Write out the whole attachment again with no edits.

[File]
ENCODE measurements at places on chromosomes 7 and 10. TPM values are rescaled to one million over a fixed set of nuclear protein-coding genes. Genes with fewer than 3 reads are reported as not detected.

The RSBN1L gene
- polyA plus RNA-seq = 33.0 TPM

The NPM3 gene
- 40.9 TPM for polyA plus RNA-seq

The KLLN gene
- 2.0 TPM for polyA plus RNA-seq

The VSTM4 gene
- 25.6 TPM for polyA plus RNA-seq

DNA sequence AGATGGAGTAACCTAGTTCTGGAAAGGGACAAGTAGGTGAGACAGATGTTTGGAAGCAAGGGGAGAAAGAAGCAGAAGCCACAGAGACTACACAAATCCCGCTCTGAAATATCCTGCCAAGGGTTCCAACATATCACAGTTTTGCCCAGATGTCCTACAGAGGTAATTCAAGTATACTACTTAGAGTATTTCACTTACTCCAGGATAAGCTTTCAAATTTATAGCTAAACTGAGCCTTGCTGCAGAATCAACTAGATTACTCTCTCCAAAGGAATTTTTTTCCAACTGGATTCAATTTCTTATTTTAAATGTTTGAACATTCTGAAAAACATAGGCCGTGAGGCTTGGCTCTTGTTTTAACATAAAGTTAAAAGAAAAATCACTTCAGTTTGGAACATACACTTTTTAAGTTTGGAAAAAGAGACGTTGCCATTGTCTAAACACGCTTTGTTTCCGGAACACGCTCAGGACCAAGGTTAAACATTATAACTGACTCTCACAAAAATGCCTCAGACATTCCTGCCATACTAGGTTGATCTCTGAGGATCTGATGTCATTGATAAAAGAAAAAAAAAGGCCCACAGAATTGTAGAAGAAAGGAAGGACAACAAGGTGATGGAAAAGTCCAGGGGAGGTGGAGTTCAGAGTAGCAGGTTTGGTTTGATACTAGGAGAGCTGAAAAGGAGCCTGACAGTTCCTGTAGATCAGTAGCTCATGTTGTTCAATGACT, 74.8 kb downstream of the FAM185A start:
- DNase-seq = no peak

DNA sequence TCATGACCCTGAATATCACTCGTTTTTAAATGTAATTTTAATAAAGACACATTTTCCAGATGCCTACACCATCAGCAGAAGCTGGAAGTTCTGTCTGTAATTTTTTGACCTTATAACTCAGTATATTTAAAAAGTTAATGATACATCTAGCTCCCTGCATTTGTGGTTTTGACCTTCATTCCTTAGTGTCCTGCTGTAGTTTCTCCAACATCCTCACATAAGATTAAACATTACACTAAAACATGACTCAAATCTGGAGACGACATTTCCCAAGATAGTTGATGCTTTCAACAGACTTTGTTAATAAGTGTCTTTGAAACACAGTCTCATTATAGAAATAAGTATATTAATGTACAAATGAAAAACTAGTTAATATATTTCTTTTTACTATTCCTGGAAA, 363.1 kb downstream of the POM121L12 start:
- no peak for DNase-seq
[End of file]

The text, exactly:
ENCODE measurements at places on chromosomes 7 and 10. TPM values are rescaled to one million over a fixed set of nuclear protein-coding genes. Genes with fewer than 3 reads are reported as not detected.

The RSBN1L gene
- polyA plus RNA-seq = 33.0 TPM

The NPM3 gene
- 40.9 TPM for polyA plus RNA-seq

The KLLN gene
- 2.0 TPM for polyA plus RNA-seq

The VSTM4 gene
- 25.6 TPM for polyA plus RNA-seq

DNA sequence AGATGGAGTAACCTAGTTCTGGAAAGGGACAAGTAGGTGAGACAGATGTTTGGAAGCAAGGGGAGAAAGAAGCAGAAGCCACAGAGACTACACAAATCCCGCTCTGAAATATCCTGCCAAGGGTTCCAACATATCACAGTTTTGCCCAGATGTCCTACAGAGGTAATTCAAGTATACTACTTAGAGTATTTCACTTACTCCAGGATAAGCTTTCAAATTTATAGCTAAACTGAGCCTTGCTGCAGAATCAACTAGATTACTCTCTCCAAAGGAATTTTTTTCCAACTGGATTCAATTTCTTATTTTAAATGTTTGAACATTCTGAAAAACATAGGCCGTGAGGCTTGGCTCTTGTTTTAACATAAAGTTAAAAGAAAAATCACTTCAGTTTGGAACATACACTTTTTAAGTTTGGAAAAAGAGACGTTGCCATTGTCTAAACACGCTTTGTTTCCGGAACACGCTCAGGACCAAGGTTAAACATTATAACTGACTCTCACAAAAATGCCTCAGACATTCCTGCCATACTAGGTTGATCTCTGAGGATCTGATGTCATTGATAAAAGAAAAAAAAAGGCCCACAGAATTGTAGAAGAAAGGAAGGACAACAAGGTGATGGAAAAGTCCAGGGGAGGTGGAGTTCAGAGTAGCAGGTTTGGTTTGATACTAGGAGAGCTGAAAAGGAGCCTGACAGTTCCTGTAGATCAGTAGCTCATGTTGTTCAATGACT, 74.8 kb downstream of the FAM185A start:
- DNase-seq = no peak

DNA sequence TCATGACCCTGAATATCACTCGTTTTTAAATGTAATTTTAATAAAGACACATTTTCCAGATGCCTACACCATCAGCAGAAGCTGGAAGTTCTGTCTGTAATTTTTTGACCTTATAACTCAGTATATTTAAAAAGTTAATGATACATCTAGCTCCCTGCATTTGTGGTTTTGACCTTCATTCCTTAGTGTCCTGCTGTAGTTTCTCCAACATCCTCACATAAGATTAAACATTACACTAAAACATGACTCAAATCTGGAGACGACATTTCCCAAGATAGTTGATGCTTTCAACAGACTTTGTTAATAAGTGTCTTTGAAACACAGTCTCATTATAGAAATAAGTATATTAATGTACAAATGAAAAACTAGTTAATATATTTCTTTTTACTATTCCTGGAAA, 363.1 kb downstream of the POM121L12 start:
- no peak for DNase-seq